For 14-year-old Malia Dyson, it was an eventful school year: sailing lessons, science projects, Japanese class. But because her school in Woodsboro boasts an enrollment of one -- her -- there was no real vehicle for chronicling her fabulous freshman year.

So Kathleen Dyson, Malia's mother, found a way. Malia's school-year experiences -- along with the memories of more than 30 other families from in and around Maryland -- will be captured in their own yearbook, a home-school spin on a brick-and-mortar campus tradition.

There will be no shots of the football team (there is none) or the anime club (which has two members), but the yearbook, still a work in progress, is designed to capture the essence of the home-school experience.

"The Learning Community is spread all across the state," said Dyson, referring to the umbrella group for home-schoolers. "We don't all know each other, so this is a way to pull this community of families together."

Yearbooks are just one example of the ways this growing segment of the school-age population is redefining the meaning of school. An estimated 1.1 million children were home-schooled in 2003, up 29 percent from 1999, according to the National Center for Education Statistics. Children who are home-schooled now make up about 2.2 percent of the country's school-age population.

These home-schoolers are also creating a lucrative mini industry -- about $750 million in 2004 by some estimates. In fact, its popularity has prompted Jostens Inc., a longtime staple at high schools and universities, to add a line of yearbooks, as well as class rings, specifically tailored to the home-school market. It has a sales representative -- herself a home-school parent -- dedicated to reaching out to this group and a link on its Web site that takes surfers to a section showcasing home-school offerings.

Home-school yearbooks can range from spiral-bound affairs to professionally done, hardcover numbers offered by Jostens. Like the families who opt to teach their children at home, the books offer a unique spin on the concept -- as well as their own set of logistical and design challenges.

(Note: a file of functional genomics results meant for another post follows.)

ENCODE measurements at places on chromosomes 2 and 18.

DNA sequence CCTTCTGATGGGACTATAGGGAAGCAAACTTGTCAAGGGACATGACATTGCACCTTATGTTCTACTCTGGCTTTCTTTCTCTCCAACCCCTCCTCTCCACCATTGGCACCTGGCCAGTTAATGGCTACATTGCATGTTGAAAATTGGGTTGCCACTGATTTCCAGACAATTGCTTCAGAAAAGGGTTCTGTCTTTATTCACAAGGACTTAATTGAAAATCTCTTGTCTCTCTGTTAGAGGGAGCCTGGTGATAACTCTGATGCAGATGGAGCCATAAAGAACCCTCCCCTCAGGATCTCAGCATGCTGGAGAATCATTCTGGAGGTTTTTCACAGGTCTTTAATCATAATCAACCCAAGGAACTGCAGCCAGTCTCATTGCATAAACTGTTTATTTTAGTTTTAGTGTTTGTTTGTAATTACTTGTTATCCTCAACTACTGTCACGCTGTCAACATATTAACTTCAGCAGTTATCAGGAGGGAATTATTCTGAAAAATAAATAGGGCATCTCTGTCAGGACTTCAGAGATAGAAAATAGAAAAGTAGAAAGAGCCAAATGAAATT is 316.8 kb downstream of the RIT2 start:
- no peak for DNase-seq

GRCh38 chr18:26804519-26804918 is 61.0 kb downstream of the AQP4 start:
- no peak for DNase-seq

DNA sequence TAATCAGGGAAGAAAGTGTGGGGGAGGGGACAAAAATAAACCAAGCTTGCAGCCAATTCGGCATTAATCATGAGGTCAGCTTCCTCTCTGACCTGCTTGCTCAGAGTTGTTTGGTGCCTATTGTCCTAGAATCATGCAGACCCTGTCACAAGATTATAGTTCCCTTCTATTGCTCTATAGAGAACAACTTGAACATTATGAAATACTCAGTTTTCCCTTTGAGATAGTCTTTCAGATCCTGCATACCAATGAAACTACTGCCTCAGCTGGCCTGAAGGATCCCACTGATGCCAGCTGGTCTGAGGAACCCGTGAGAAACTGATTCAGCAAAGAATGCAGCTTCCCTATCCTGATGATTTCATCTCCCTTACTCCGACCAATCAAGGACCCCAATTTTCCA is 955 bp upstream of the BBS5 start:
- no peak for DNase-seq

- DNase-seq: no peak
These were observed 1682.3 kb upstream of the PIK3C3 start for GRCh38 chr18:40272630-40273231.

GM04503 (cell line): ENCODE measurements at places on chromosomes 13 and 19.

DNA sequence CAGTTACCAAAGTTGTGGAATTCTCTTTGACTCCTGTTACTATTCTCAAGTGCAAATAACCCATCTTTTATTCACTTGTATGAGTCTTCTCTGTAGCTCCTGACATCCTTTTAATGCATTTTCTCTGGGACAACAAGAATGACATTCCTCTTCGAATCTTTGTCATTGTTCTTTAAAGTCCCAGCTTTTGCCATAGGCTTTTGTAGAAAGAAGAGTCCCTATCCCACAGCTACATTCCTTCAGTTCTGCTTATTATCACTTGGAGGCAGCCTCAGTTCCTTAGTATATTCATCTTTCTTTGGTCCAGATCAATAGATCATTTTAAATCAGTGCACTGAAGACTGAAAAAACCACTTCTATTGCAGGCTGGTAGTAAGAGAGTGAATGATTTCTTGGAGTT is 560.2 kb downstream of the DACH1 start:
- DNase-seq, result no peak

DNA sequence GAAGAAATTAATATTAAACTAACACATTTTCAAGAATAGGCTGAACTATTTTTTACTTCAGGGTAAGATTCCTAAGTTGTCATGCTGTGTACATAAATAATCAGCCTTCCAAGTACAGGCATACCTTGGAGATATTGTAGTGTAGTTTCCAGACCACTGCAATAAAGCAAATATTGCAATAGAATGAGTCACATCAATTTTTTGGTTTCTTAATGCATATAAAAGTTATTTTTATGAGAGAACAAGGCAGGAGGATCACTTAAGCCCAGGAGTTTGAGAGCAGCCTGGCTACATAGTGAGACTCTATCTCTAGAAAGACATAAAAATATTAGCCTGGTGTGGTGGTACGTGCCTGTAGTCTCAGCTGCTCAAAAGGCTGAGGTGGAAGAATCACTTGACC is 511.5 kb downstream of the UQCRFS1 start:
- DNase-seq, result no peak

Because most home-schoolers operate independently, the books don't necessarily lend themselves to the typical sections found in most yearbooks: homecoming, the football team, the chess club (and frankly, even if there is a chess club, membership is probably going to be pretty small). Nor do they lend themselves to traditional end-of-school-year deadlines.

That's what Dyson is discovering. Work on Learning Community International's yearbook began in the spring, about the time most area students in traditional schools were passing theirs to classmates for those timeless inscriptions: "Have a good summer!"

About 30 of the group's 400 members chose to participate. The first deadline for copy was May, which was then moved to June and now -- fingers crossed -- to July 18, with the hope that the book will be in the hands of students by early August. It is the group's first attempt at putting together a yearbook in almost a decade, Dyson said. (The previous effort stalled because until this year there was no bookmaker to put it together.)

A glance at the yearbook -- at least the pages that have been turned in so far -- reveals an endearing mishmash of family photos, vacation pictures and hand-drawn illustrations. Every entry has its own personality, from serious to silly. Families will pay about $12 for the yearbook, which includes a half-page for each student to design -- although for a small premium students can have as many pages as they choose.

Maegan James's page is a homespun look back at her year and features a hand-drawn border of purple flowers along with illustrations by the 10-year-old.

"Me at Frontier Museum sawing a log," reads one carefully printed photo caption, where Maegan is holding one end of a saw about four times her size.

"Jack-o'-lanterns that my mom and I carved (mine is on the left and my mom's is on the right)," reads another.

"I liked the idea of a yearbook that she could have later -- something she could have years later to look back on," said Meagan's mother, Michelle James of Reisterstown. "When I was in high school I worked on the yearbook, and I know how much it meant to me, especially the ones I worked on."

Malia's page, another work in progress, so far features her school's unofficial mascot, Dodie, an Australian shepherd who provides entertainment during the school day by periodically attempting to herd the Dysons' three cats.

Malia likes the idea of a yearbook, especially because she's free to include whatever she chooses, rather than being locked into traditional categories. Though she's still pondering what more to add to her page of the book, she said, just watching what other people do has been educational.

"It's been fun seeing it all come together," Malia said. "I can't wait to see it when it's done.''

Kathleen Dyson of Woodsboro prints pages of a yearbook for home-schooled students, one of whom is her 14-year-old daughter, Malia.One page of the yearbook for home-schooled students is dedicated to two boys who have cancer. The family moved to Tennessee for treatment. In the background is Malia Dyson.Kathleen and Malia Dyson laugh at a page they created as a joke. Kathleen Dyson is in charge of putting together a yearbook for home-schooled students.